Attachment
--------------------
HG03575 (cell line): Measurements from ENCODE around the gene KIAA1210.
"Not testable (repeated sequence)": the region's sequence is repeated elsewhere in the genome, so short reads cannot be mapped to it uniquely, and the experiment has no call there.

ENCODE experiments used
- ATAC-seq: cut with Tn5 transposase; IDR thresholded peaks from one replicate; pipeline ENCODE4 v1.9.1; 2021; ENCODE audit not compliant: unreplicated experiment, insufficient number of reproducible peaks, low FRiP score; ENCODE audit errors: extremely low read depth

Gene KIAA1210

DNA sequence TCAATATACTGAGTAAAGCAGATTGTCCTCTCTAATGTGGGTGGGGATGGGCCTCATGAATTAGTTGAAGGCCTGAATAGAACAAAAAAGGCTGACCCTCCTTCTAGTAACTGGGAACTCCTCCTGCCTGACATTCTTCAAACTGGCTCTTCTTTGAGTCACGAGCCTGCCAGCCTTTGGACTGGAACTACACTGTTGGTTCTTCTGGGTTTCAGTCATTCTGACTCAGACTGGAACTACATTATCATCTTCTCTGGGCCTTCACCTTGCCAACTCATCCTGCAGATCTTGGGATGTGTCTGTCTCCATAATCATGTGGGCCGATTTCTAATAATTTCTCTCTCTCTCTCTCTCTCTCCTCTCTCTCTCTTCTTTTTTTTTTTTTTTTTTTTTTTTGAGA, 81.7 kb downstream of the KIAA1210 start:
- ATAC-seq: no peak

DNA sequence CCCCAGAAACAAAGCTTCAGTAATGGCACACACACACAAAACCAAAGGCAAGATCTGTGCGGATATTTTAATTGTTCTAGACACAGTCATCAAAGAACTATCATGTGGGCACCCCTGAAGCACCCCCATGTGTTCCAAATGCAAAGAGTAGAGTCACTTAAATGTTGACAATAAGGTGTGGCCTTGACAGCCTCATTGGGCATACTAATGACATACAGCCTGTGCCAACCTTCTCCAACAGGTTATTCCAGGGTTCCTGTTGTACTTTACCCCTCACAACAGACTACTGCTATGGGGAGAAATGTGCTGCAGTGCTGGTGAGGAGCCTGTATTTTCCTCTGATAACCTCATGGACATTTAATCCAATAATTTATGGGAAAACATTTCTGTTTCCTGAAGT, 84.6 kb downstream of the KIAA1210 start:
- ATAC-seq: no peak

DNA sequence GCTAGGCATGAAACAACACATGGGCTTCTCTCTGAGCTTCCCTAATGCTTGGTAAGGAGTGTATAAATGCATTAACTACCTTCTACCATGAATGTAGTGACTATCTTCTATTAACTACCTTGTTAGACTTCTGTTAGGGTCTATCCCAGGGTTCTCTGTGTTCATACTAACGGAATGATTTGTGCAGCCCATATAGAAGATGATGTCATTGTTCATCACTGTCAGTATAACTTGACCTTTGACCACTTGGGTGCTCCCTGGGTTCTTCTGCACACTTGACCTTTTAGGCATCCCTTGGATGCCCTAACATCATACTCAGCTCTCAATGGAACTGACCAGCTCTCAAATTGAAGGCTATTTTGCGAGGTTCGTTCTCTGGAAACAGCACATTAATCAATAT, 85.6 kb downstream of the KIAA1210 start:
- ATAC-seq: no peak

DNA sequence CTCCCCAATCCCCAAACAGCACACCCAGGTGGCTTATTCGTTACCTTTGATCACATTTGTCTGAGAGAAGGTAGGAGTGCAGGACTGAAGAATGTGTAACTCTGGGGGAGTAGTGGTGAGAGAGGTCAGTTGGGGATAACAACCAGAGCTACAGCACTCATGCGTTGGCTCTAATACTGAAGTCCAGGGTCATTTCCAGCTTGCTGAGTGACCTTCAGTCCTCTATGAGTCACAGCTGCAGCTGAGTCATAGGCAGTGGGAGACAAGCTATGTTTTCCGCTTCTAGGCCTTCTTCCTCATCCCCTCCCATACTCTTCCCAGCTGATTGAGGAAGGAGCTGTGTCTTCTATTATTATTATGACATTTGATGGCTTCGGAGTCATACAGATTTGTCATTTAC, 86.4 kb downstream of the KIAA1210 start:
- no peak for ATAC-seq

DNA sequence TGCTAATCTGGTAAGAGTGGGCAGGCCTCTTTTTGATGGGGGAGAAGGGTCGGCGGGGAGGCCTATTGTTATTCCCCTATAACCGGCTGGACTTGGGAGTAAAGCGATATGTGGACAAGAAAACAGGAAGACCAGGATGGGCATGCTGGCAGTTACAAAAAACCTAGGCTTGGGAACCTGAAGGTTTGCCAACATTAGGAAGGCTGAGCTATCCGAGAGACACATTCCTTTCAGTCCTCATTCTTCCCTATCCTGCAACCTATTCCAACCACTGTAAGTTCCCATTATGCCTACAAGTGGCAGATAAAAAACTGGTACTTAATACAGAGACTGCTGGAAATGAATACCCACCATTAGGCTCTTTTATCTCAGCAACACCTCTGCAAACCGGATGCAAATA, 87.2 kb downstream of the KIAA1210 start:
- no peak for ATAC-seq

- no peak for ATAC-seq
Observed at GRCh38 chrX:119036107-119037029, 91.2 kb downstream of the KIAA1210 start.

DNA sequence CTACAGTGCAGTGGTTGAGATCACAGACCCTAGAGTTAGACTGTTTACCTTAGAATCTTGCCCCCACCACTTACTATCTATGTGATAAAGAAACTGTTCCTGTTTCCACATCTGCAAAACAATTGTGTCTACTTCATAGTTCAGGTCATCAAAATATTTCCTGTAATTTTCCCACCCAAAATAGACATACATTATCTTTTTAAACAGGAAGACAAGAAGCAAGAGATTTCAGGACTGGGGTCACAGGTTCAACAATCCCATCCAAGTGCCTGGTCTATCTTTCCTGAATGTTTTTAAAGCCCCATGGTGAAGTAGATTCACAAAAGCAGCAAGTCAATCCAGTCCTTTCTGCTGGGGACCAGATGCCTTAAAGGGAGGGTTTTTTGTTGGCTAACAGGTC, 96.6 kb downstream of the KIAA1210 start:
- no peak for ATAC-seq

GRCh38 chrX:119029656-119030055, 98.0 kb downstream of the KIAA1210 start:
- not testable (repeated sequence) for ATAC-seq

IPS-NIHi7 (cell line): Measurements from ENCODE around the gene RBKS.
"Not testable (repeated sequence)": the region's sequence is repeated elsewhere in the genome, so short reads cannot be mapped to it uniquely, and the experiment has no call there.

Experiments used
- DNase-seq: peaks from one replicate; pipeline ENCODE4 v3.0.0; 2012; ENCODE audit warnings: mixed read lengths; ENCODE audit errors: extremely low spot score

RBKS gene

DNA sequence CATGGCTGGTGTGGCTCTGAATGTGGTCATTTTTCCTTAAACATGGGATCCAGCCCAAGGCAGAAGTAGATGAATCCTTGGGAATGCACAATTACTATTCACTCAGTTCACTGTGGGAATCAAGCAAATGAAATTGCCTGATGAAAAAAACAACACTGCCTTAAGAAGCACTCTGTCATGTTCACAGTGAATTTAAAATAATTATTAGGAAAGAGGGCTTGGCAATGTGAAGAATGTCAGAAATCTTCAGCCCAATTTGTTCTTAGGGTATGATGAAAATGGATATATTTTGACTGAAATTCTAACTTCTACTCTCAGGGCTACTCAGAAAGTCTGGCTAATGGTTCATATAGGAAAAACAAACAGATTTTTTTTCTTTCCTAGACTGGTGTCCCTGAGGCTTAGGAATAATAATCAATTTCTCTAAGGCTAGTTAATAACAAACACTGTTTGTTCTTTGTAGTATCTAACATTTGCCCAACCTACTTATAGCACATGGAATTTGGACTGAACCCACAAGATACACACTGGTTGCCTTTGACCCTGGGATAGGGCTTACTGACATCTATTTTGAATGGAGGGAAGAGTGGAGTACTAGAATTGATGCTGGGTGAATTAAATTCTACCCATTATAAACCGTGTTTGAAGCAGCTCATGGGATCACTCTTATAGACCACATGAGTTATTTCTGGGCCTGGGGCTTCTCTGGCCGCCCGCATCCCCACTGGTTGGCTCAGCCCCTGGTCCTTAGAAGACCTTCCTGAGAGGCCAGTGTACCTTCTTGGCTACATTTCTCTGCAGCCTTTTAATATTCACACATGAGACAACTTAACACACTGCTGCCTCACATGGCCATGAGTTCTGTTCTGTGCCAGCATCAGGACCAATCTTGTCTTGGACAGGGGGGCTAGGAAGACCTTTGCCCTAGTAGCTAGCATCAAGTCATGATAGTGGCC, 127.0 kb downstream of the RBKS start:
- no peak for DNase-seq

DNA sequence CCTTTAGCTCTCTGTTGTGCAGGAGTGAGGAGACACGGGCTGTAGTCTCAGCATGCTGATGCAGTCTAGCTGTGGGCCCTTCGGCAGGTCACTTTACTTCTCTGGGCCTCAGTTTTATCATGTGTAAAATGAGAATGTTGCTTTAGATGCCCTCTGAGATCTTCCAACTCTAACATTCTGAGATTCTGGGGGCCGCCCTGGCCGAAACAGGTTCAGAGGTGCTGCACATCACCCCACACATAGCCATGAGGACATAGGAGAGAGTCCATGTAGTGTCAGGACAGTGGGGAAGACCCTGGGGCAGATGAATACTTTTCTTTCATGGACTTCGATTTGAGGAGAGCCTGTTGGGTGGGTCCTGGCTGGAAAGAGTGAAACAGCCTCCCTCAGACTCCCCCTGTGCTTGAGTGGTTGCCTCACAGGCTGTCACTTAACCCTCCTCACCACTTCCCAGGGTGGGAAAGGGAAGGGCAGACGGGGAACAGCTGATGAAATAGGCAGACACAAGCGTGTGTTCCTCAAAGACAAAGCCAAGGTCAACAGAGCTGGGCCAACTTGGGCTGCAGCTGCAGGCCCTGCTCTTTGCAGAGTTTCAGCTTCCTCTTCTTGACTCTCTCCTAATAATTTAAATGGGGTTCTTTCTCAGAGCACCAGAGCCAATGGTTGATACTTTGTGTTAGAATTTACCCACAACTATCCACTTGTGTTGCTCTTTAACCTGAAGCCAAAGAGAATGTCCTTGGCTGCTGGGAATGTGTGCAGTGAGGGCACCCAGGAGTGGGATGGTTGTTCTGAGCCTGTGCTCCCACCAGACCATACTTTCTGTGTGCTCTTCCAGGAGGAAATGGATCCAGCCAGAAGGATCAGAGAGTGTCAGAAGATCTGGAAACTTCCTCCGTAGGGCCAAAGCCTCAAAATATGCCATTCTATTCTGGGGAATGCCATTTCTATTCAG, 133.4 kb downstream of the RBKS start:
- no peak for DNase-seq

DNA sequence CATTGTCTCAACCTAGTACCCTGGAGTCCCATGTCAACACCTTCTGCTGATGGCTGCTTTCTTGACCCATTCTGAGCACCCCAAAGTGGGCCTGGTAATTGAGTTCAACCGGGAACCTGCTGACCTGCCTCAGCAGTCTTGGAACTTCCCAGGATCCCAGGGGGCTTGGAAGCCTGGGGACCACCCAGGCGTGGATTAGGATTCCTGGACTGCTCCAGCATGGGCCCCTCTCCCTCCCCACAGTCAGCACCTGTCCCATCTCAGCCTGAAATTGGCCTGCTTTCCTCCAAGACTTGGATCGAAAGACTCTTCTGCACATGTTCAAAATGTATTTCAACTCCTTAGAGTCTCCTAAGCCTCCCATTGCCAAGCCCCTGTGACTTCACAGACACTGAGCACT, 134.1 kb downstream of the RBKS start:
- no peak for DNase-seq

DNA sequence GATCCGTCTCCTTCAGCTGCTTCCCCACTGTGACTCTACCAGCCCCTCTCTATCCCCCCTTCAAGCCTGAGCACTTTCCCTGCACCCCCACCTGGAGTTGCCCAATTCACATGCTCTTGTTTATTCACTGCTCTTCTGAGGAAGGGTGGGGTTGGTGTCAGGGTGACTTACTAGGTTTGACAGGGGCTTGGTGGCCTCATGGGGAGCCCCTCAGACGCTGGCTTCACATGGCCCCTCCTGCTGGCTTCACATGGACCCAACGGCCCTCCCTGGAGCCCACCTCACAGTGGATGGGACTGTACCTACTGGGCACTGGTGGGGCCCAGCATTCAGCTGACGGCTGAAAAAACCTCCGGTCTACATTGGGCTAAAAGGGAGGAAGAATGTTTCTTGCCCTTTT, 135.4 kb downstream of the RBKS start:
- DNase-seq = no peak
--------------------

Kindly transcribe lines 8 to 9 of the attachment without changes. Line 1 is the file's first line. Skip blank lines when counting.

DNA sequence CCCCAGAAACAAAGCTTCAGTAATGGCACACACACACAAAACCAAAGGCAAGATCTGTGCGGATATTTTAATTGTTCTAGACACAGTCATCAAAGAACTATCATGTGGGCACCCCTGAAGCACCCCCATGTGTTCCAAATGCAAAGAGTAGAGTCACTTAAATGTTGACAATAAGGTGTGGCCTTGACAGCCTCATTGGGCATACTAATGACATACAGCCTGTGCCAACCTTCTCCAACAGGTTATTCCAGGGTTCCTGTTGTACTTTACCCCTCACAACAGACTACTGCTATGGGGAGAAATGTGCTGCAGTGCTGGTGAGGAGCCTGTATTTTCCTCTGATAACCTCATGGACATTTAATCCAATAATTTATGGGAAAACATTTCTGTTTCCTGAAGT, 84.6 kb downstream of the KIAA1210 start:
- ATAC-seq: no peak